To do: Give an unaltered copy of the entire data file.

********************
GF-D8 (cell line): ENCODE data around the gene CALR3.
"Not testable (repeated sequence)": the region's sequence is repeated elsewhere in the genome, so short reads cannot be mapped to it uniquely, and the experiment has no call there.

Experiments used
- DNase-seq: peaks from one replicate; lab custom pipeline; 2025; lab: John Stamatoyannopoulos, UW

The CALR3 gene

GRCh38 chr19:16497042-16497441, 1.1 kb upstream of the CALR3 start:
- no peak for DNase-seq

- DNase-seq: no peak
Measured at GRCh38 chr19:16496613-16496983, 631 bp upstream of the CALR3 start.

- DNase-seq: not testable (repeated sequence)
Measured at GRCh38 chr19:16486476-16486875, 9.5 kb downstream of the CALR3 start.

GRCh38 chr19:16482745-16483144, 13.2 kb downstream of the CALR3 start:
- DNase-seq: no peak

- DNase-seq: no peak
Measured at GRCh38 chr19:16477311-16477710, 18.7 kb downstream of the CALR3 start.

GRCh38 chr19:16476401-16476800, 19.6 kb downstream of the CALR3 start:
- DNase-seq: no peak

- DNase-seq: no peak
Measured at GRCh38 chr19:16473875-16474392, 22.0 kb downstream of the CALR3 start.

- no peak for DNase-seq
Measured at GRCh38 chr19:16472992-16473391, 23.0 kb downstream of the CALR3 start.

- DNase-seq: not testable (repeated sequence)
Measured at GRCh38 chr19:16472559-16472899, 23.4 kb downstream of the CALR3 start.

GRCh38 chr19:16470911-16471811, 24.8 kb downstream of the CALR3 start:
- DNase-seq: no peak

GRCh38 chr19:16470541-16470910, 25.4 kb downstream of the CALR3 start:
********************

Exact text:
GF-D8 (cell line): ENCODE data around the gene CALR3.
"Not testable (repeated sequence)": the region's sequence is repeated elsewhere in the genome, so short reads cannot be mapped to it uniquely, and the experiment has no call there.

Experiments used
- DNase-seq: peaks from one replicate; lab custom pipeline; 2025; lab: John Stamatoyannopoulos, UW

The CALR3 gene

GRCh38 chr19:16497042-16497441, 1.1 kb upstream of the CALR3 start:
- no peak for DNase-seq

- DNase-seq: no peak
Measured at GRCh38 chr19:16496613-16496983, 631 bp upstream of the CALR3 start.

- DNase-seq: not testable (repeated sequence)
Measured at GRCh38 chr19:16486476-16486875, 9.5 kb downstream of the CALR3 start.

GRCh38 chr19:16482745-16483144, 13.2 kb downstream of the CALR3 start:
- DNase-seq: no peak

- DNase-seq: no peak
Measured at GRCh38 chr19:16477311-16477710, 18.7 kb downstream of the CALR3 start.

GRCh38 chr19:16476401-16476800, 19.6 kb downstream of the CALR3 start:
- DNase-seq: no peak

- DNase-seq: no peak
Measured at GRCh38 chr19:16473875-16474392, 22.0 kb downstream of the CALR3 start.

- no peak for DNase-seq
Measured at GRCh38 chr19:16472992-16473391, 23.0 kb downstream of the CALR3 start.

- DNase-seq: not testable (repeated sequence)
Measured at GRCh38 chr19:16472559-16472899, 23.4 kb downstream of the CALR3 start.

GRCh38 chr19:16470911-16471811, 24.8 kb downstream of the CALR3 start:
- DNase-seq: no peak

GRCh38 chr19:16470541-16470910, 25.4 kb downstream of the CALR3 start: